3. We struggle to love ourselves. Perhaps you were bullied, or told you were ugly, or worse. When we look in the mirror and think we look ugly, or are tempted to believe the lie that tells us we aren’t enough or are worthless, we need to fight back. Here’s the truth: true beauty far exceeds your exterior appearance, or any label or insult you were given. God has infused our lives with His love, and that love has made us so much more beautiful in the unseen places that any make-up, wrinkle cream, fancy clothes, or photoshopped image ever could.

The LORD does not look at the things people look at. People look at the outward appearance, but the LORD looks at the heart.  ~ 1 Samuel 16:7

But there’s more. When we meet God, He changes us from the inside-out, and continues to do so until our last breath. He offers His healing and love to every area of our lives, both seen and unseen. We were made in His image and that makes us infinitely precious. When we accept that we are accepted, we can begin to love ourselves and grow in confidence far beyond appearances.

4. We have an identity crisis. When our identity in God is secure, it’s difficult to be insecure. It’s not a bad thing to wish to be attractive – and most of us make an effort to do so – or to notice beauty in another. It’s when our exterior becomes our primary focus and ultimate goal that it begins to tamper with our true identity, our true beauty, and the freedom we find in Christ. When we believe we are unconditionally loved by Him, and that His love isn’t based on anything we’ve done or failed to do, our identity grows secure in Him. The pomp of the world becomes a lot less shiny, and we care less and less about how others perceive us. We relate to others more openly and freely, seeing them instead as one of God’s walking, breathing masterpieces and His prized possessions. We come to see ourselves the same way. Paradoxically, the less anxious we are about our exterior, the more beautiful we become.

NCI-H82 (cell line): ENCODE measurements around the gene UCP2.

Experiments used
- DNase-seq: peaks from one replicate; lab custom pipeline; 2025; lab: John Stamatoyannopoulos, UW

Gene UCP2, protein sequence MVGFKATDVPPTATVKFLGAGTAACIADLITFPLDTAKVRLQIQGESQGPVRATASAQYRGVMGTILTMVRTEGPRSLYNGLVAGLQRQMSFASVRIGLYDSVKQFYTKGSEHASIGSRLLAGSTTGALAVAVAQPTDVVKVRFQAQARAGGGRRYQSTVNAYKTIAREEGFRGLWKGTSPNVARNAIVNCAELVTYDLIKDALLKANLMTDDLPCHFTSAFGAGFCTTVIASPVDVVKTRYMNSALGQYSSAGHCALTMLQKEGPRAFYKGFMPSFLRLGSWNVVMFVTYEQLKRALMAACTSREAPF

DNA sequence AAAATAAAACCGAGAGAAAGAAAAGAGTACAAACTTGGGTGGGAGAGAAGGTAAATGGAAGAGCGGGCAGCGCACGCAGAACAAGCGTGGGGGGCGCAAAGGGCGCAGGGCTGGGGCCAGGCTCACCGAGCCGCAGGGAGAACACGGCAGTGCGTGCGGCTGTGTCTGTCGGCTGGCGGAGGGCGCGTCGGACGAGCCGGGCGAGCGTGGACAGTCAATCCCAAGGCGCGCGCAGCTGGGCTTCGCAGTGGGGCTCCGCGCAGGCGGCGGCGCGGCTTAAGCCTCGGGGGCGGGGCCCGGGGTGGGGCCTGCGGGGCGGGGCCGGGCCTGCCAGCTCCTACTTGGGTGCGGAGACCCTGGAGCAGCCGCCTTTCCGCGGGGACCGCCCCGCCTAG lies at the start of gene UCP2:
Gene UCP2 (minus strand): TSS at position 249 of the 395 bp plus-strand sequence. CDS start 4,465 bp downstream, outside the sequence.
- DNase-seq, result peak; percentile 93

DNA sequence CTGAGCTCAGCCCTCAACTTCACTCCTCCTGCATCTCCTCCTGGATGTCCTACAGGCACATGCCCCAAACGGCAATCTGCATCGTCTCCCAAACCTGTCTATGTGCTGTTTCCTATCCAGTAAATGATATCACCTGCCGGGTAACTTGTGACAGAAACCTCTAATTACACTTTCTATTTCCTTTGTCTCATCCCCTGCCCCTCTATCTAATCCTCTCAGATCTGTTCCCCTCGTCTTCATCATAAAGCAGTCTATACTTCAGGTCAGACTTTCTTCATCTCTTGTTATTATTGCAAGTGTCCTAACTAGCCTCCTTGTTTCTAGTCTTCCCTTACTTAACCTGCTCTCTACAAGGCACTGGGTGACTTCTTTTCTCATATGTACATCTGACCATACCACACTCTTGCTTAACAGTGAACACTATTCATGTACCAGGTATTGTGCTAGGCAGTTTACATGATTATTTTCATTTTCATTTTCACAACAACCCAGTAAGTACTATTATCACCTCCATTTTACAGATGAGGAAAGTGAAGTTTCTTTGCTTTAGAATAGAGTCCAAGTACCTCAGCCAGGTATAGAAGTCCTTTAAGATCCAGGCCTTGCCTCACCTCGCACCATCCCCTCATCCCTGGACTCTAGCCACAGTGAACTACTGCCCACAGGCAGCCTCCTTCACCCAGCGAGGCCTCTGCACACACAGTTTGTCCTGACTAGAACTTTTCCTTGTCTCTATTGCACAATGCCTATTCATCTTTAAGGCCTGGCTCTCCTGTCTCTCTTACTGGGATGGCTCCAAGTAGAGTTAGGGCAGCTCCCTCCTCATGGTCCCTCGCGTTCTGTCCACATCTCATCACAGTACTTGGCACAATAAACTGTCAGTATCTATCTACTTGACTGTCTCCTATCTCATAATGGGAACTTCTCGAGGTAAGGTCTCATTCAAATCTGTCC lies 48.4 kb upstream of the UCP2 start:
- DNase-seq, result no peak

5. We forget to be thankful for the living, breathing, creative masterpieces that we are. That leaves us feeling empty, no matter the full bellies, full closets, or full wallets. All of the stuff fails to satisfy us. Until we begin to be grateful. Until we understand that we are loved by God and made with a purpose for a purpose. Then we begin to be made beautiful through and through.

Let’s choose to celebrate the beautiful, marvelous, miraculous, and unique human beings God has made us to be, use our resources (time, talents, and finances) to build up things that won’t fade but that last in eternity. Let’s choose to be so securely tucked in God’s unconditional love that true beauty can be seen in us and we can glimpse it in others.

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  1. What do you think it would take to make you feel more beautiful?
  2. Of the list above, which area do you most struggle with?
  3. Try to set aside daily time with God and let Him secure your identity and self-worth.
  4. Write a list of the beautiful things you are thankful for.